For now, with Portland playing at least four games per week until the All-Star break, there's no set plan in terms of how he will manage the intensity of Portland's gameday or off-day workouts. If the Blazers opted for an afternoon shootaround on Wednesday prior to the game against the Orlando Magic, for example, he wouldn't necessarily try to up the tempo again.
"It's more of a feel of your players and yourself," McMillan said. "For me, I'm not playing [but] I can sense when they can get up and move and when they need to get off their feet."
Strategically there are no plans to tweak Portland's early offense in an effort to eliminate the slow starts. McMillan instead preached defense, where Portland is currently ranked No. 4 in the NBA.
"I think it's not so much offensively as opposed to defensively," McMillan said. Two games ago we had a team shooting over 70 percent in that first quarter. We've got to stop somebody. It's two ends to the floor [and] you've got to play both of them well."
An eisel style drawing board with 10-12 halfcourt play sets was visible inside one of the coach's offices on Tuesday.
McMillan confirmed that he is still in process of expanding the playbook.
"We've slowly added more sets and counters to what we are doing," he said. "Like any regular season you slowly adding things that you didn't get in due to training camp and the fact that now you've seen some of your players and what they're capable of doing. Trying to move them around and put them in positions where they can be productive."
Asked for his thoughts on the shooting woes of Raymond Felton, who is shooting just 12 percent from deep, McMillan did his starting point guard a solid by dispersing the personal criticism and making it a team issue.
"It's very important for Raymond and [Jamal] Crawford and Nicolas [Batum] and all of our guys to find their shot," McMillan said. "We haven't shot the ball well to start the season. That's something we're going to need to do."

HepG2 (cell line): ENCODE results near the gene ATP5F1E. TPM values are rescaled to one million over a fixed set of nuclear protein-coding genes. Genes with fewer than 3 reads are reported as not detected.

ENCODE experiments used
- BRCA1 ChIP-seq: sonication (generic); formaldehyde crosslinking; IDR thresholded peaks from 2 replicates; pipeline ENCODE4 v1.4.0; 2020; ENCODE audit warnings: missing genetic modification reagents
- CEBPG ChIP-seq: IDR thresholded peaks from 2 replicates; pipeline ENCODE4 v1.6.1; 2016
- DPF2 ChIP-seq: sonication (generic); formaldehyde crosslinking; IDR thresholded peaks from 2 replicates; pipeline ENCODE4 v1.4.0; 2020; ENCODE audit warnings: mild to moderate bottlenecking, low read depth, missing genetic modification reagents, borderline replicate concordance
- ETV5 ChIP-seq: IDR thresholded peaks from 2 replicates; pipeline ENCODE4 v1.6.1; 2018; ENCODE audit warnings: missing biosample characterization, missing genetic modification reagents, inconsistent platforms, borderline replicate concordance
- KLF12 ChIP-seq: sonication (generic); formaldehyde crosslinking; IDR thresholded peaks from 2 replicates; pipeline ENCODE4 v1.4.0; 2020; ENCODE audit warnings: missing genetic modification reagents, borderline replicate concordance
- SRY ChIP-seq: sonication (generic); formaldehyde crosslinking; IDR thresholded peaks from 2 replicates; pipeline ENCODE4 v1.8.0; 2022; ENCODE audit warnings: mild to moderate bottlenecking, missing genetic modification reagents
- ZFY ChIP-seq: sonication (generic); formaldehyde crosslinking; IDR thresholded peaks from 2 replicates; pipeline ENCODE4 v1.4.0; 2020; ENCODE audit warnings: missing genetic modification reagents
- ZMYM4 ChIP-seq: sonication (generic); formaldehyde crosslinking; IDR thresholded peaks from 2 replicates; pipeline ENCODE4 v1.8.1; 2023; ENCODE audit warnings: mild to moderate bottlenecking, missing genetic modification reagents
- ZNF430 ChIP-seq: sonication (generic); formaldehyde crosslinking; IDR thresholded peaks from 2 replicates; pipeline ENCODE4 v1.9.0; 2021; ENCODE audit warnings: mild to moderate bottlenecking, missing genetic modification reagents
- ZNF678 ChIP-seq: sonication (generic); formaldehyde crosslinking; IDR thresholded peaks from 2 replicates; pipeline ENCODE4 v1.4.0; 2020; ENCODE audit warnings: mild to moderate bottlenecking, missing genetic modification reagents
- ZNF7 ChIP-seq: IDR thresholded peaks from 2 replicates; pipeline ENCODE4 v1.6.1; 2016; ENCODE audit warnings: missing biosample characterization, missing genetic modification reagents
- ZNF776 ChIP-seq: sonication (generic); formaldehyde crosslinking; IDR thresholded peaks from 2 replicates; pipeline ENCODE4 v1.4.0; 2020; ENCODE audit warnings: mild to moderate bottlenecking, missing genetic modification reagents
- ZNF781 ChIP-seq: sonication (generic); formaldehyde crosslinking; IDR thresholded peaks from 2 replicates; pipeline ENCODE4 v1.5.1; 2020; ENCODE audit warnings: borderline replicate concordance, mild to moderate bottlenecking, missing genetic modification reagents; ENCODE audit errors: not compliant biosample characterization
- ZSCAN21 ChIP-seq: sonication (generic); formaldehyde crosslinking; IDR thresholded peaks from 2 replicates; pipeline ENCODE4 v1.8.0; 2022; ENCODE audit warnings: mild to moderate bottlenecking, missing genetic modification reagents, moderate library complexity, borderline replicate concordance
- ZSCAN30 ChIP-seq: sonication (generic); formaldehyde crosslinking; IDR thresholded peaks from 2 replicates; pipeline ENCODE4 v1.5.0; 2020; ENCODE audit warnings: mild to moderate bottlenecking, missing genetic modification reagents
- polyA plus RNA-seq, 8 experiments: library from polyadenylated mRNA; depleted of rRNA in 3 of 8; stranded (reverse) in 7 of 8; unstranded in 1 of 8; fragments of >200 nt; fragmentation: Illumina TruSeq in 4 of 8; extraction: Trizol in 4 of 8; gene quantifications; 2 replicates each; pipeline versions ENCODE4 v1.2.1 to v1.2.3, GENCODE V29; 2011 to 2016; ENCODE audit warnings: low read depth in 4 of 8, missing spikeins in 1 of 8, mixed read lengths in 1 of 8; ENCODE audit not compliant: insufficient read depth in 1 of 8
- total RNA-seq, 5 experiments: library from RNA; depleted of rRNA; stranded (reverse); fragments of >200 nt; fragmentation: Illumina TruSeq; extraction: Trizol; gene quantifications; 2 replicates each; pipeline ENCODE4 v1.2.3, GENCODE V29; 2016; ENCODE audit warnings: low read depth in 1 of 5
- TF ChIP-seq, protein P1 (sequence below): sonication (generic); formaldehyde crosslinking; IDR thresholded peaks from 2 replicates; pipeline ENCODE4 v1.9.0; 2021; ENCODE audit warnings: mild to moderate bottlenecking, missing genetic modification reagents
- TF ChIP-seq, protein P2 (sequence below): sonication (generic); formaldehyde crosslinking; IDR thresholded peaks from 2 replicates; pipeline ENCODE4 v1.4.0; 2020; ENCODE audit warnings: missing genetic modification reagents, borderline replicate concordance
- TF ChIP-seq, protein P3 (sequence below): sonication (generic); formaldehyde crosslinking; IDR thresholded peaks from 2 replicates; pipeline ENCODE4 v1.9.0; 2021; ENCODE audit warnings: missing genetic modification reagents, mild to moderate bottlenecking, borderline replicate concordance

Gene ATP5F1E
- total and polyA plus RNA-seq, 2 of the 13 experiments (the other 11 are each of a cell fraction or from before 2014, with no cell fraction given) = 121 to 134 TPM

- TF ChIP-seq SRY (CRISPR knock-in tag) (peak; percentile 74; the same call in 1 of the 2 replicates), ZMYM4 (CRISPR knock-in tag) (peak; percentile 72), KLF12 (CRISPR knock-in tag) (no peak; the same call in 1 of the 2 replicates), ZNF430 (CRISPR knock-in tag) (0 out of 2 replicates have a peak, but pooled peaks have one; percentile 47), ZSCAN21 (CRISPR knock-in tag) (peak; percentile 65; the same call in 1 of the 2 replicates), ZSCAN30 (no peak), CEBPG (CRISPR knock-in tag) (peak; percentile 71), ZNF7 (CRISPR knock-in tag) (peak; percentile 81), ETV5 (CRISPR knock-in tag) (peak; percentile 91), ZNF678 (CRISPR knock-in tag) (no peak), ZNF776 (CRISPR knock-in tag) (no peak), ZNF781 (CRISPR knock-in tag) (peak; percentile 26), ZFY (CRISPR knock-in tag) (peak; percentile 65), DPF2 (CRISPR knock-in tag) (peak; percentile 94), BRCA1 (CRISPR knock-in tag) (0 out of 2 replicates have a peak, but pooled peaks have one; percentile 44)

Portland currently ranks No. 20 in the NBA in shooting percentage and No. 21 in three-point shooting percentage.
Big Man Rotation
Chris Johnson has seen his playing time evaporate thanks to the free agent additions of Kurt Thomas and Craig Smith. Happy-go-lucky by nature and used to playing time uncertainty, Johnson has moved into his role as fifth big man in stride.
"Minutes aren't guaranteed, something you have to earn," Johnson said. [Thomas and Smith] are doing a great job. Craig came in, stepping up big-time minutes. Whenever the time comes, I'll be ready. Right now I'll be a cheerleader, support all the guys. That's my role right now."
He did see some court time at the end of Monday's win over the Cavaliers, registering a solid chasedown block on an attempt by Cleveland rookie point guard Kyrie Irving.
"I got it a little bit," Johnson chuckled. "You can't give up on the plays. I just read that one perfectly. Timed it."
As noted on Monday, Blazers forward Luke Babbitt and guard Armon Johnson are currently in the D-League on loan to the Idaho Stampede. Johnson had a chance to hit a game-tying basket in a D-League Showcase game, but it rimmed out.
"Twice Armon went down the floor the other night [and] tried to score the game-winner," McMillan said. "Very aggressive. Babbitt looked at him like he should have passed the ball. Some similar things happen there that happen up here."
Back in December, McMillan openly wondered whether Johnson was a point guard.
McMillan said Babbitt had been "aggressive" and was "able to score down there."
The Blazers have had talks about bringing the pair back to the Blazers but no timeline has been set.
Update (1:32 p.m.): The Blazers just announced that Babbitt has been called up for Tuesday night's game. He averaged 21 points and 9 rebounds in three games for the Stampede.
-- Ben Golliver | firstname.lastname@example.org | Twitter